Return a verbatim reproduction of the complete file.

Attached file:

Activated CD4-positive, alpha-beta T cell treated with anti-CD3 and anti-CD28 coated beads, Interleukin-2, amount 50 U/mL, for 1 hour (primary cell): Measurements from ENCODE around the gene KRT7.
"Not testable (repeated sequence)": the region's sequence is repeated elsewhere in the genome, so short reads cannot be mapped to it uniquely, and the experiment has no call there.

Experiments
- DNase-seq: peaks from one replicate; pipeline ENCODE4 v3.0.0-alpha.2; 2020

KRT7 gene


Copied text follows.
Activated CD4-positive, alpha-beta T cell treated with anti-CD3 and anti-CD28 coated beads, Interleukin-2, amount 50 U/mL, for 1 hour (primary cell): Measurements from ENCODE around the gene KRT7.
"Not testable (repeated sequence)": the region's sequence is repeated elsewhere in the genome, so short reads cannot be mapped to it uniquely, and the experiment has no call there.

Experiments
- DNase-seq: peaks from one replicate; pipeline ENCODE4 v3.0.0-alpha.2; 2020

KRT7 gene